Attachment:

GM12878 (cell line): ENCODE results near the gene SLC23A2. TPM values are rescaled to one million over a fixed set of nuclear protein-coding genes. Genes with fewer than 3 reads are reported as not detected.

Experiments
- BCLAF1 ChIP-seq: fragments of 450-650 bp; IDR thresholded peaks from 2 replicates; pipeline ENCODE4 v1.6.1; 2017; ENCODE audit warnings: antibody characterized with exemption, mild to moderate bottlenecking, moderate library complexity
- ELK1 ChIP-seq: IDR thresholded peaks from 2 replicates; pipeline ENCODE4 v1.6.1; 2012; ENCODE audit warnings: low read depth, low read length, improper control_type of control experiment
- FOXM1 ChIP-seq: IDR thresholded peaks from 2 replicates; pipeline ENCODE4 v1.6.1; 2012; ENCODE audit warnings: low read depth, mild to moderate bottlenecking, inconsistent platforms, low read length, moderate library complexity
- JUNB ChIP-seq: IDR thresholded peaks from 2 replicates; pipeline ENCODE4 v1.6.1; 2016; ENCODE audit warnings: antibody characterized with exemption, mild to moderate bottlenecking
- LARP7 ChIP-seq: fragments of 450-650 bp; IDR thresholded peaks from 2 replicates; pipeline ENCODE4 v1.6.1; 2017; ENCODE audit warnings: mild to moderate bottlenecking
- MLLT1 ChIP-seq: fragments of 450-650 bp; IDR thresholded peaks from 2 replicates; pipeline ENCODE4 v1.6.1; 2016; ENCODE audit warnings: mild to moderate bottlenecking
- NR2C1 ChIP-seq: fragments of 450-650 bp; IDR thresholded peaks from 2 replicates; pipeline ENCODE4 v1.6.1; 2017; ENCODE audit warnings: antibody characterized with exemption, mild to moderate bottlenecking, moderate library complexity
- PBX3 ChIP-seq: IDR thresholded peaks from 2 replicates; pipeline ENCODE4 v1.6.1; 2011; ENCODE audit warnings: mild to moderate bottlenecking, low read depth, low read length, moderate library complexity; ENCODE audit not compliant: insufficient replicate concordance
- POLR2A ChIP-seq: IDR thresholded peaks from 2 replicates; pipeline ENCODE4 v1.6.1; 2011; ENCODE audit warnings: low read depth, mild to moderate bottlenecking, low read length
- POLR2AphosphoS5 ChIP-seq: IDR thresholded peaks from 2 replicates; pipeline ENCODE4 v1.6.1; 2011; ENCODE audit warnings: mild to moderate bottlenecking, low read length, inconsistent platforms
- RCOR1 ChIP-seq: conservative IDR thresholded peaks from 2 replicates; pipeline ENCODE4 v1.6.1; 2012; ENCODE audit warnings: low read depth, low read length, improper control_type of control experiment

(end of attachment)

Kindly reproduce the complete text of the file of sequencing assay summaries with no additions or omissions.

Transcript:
GM12878 (cell line): ENCODE results near the gene SLC23A2. TPM values are rescaled to one million over a fixed set of nuclear protein-coding genes. Genes with fewer than 3 reads are reported as not detected.

Experiments
- BCLAF1 ChIP-seq: fragments of 450-650 bp; IDR thresholded peaks from 2 replicates; pipeline ENCODE4 v1.6.1; 2017; ENCODE audit warnings: antibody characterized with exemption, mild to moderate bottlenecking, moderate library complexity
- ELK1 ChIP-seq: IDR thresholded peaks from 2 replicates; pipeline ENCODE4 v1.6.1; 2012; ENCODE audit warnings: low read depth, low read length, improper control_type of control experiment
- FOXM1 ChIP-seq: IDR thresholded peaks from 2 replicates; pipeline ENCODE4 v1.6.1; 2012; ENCODE audit warnings: low read depth, mild to moderate bottlenecking, inconsistent platforms, low read length, moderate library complexity
- JUNB ChIP-seq: IDR thresholded peaks from 2 replicates; pipeline ENCODE4 v1.6.1; 2016; ENCODE audit warnings: antibody characterized with exemption, mild to moderate bottlenecking
- LARP7 ChIP-seq: fragments of 450-650 bp; IDR thresholded peaks from 2 replicates; pipeline ENCODE4 v1.6.1; 2017; ENCODE audit warnings: mild to moderate bottlenecking
- MLLT1 ChIP-seq: fragments of 450-650 bp; IDR thresholded peaks from 2 replicates; pipeline ENCODE4 v1.6.1; 2016; ENCODE audit warnings: mild to moderate bottlenecking
- NR2C1 ChIP-seq: fragments of 450-650 bp; IDR thresholded peaks from 2 replicates; pipeline ENCODE4 v1.6.1; 2017; ENCODE audit warnings: antibody characterized with exemption, mild to moderate bottlenecking, moderate library complexity
- PBX3 ChIP-seq: IDR thresholded peaks from 2 replicates; pipeline ENCODE4 v1.6.1; 2011; ENCODE audit warnings: mild to moderate bottlenecking, low read depth, low read length, moderate library complexity; ENCODE audit not compliant: insufficient replicate concordance
- POLR2A ChIP-seq: IDR thresholded peaks from 2 replicates; pipeline ENCODE4 v1.6.1; 2011; ENCODE audit warnings: low read depth, mild to moderate bottlenecking, low read length
- POLR2AphosphoS5 ChIP-seq: IDR thresholded peaks from 2 replicates; pipeline ENCODE4 v1.6.1; 2011; ENCODE audit warnings: mild to moderate bottlenecking, low read length, inconsistent platforms
- RCOR1 ChIP-seq: conservative IDR thresholded peaks from 2 replicates; pipeline ENCODE4 v1.6.1; 2012; ENCODE audit warnings: low read depth, low read length, improper control_type of control experiment